What do we do to change the effectiveness of our schools? In loco parentis we guarantee every child the same care and opportunities that we good parents provide for our children. What does that mean? Take Bill Gates as an example of the dichotomy between what he does for his children while ignoring the basic human needs of other children – especially when the other children are tangled in the political-economic morass of poverty. With little understanding of the problems and strength of American education, Gates and others focus on fixes – like testing – that do nothing but hurt other people’s kids and their teachers. Because these self-appointed experts do not address root problems, they are destroying an education system designed to evolve and to solve problems. A little information and unproven, fact-adverse ideologies are a dangerous thing.

Only an extremely small percentage of education reformers fight for educators and schools, and the support systems necessary to ensure every child a shot at the American Dream.

The reformers (AKA deformers) believe that because they have wealth and power they also have solutions through insight or ideology. They discount the years of training and experience it takes to be an effective educator. They think that because they understand manufacturing, and like the Waltons, exploit labor, they understand education. Many assume that helping other people’s children survive and flourish turns them into takers and creates a welfare state. The inverse is true as has been proven beyond question. The failure to provide for all children, regardless of poverty, parental failure, hunger, illness, and the caustic effects of stress and fear is destroying our nation.

Doing for other’s children as you do for your own, in loco parentis, is the best and most cost-effective way to enhance our schools and build citizens who contribute.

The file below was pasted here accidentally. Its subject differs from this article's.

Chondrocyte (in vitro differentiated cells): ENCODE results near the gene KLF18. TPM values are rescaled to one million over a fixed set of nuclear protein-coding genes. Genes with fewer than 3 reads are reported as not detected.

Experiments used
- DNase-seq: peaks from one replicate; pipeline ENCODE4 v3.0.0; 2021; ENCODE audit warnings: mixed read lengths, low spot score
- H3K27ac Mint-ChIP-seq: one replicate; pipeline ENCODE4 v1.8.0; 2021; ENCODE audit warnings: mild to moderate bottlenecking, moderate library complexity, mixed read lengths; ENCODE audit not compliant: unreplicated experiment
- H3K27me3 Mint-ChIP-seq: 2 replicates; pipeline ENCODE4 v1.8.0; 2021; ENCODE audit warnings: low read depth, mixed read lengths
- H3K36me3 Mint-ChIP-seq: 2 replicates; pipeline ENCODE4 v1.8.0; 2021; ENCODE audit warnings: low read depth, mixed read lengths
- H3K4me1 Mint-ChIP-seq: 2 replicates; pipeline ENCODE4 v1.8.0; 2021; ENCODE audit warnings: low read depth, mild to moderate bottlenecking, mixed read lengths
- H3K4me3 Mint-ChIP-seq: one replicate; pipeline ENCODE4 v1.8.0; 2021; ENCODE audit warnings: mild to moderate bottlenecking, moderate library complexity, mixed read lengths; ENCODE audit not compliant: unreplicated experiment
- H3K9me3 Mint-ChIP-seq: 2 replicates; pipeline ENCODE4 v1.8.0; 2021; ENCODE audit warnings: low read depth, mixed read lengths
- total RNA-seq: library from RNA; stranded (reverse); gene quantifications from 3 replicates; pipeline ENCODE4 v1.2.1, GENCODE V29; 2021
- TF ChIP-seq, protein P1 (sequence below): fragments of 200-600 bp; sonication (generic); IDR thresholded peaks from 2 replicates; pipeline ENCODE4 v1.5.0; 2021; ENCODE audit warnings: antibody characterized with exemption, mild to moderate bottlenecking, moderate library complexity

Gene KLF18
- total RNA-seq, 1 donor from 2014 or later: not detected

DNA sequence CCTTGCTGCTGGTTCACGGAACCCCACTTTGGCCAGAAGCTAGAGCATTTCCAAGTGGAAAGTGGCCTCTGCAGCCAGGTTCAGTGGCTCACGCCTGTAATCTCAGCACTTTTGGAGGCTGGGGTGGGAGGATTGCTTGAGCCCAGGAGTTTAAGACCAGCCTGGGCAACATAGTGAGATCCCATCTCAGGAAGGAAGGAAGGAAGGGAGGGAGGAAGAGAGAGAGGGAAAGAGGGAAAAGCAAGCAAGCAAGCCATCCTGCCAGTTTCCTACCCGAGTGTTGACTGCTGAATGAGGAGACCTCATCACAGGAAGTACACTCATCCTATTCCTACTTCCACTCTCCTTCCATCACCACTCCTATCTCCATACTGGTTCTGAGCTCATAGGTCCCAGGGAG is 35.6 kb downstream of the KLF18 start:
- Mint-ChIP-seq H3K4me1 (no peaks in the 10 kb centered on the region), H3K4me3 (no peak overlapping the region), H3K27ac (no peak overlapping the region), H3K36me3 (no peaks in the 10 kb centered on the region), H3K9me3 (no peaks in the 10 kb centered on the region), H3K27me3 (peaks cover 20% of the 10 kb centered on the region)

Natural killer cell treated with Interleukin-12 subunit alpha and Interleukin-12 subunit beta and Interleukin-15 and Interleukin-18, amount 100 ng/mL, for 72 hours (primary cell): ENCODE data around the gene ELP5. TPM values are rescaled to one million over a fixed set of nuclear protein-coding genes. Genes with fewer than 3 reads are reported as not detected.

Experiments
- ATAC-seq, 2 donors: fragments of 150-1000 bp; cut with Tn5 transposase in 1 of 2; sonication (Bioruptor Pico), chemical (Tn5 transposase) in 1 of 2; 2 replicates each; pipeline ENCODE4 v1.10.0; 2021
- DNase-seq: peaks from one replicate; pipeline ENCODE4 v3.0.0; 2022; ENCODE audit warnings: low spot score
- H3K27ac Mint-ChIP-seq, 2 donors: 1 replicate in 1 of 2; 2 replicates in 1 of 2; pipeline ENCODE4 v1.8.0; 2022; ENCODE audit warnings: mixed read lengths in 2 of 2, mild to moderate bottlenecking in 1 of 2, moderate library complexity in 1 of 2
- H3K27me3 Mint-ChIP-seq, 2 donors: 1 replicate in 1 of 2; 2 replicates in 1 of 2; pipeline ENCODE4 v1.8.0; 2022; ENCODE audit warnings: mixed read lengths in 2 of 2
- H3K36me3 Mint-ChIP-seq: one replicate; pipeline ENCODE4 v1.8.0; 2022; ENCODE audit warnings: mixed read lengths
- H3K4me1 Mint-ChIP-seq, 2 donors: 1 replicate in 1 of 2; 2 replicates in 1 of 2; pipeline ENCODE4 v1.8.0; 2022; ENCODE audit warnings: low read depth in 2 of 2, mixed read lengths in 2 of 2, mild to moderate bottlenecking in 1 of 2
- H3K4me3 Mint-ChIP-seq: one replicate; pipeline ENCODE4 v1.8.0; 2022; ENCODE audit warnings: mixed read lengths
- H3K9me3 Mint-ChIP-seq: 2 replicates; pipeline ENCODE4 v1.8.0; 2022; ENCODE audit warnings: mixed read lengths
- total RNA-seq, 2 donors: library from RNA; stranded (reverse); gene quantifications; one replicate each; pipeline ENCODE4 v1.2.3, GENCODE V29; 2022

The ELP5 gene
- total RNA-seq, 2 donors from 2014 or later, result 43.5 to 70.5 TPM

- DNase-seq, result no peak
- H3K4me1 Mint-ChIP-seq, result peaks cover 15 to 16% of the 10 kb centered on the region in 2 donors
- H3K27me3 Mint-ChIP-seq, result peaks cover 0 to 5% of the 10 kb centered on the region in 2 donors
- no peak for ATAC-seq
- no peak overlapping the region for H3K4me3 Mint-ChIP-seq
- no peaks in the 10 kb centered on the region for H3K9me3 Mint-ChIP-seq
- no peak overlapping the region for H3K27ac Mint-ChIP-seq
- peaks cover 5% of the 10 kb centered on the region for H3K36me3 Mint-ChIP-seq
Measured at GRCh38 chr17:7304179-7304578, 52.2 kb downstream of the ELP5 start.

If those who have great wealth can stop believing that because they have amassed dollars, they have divine rights and insights, they can stop holding back the less fortunate. The answer to those who now lead the movements to destroy public schools, those who orchestrate the attacks on teachers and those living in poverty, is to do unto other children as you do for your children.

 Make certain that every child has the basics necessary to grow and prosper. Build school programs from the child up, not by coercion and top-down decisions that always make matters worse. Build by addressing the peculiar needs of each child in her environment. Know the child’s needs and provide for each child like you do for your own. Hunger, fear, home situation, medical problems, clothing, and nurturing are human needs that must be addressed if education is to take place.

Schools are not assembly line factories where parts are attached to kids and tests are devised to eliminate failed products and assembly line workers.

Educators are the first line drawn against the forces of poverty, injustice, and poor schools. End top-down, coercive management and let educators have the resources to get each-and-every child the help and education they need. Allow educators to lead as they apply their training and experience. Allow elected boards and political officials to garner and focus the funds necessary to support our schools, keep the parameters tight, evolve education, and build America.


2 responses to “The Only Effective Way To Change Our Educational System”

  1. […] Click here to read the entire post via The Only Effective Way To Change Our Educational System | Edward Berger’s blog. […]

  2. To this I would add insist upon certification and end the temporary certification of individuals under the guise of “we don’t have enough teachers.” The “temporary” fix became permeant. For a while it was insisted that people have a four-year degree in education and that, like all professions, they do continuing education to stay current in pedagogy.

    It did not address the real issue of working conditions. To that we can now add all of the policies that are built on mistrust. That tells us a lot about the character of those who enact and promote such polices. They don’t trust themselves, therefore they can’t trust others.

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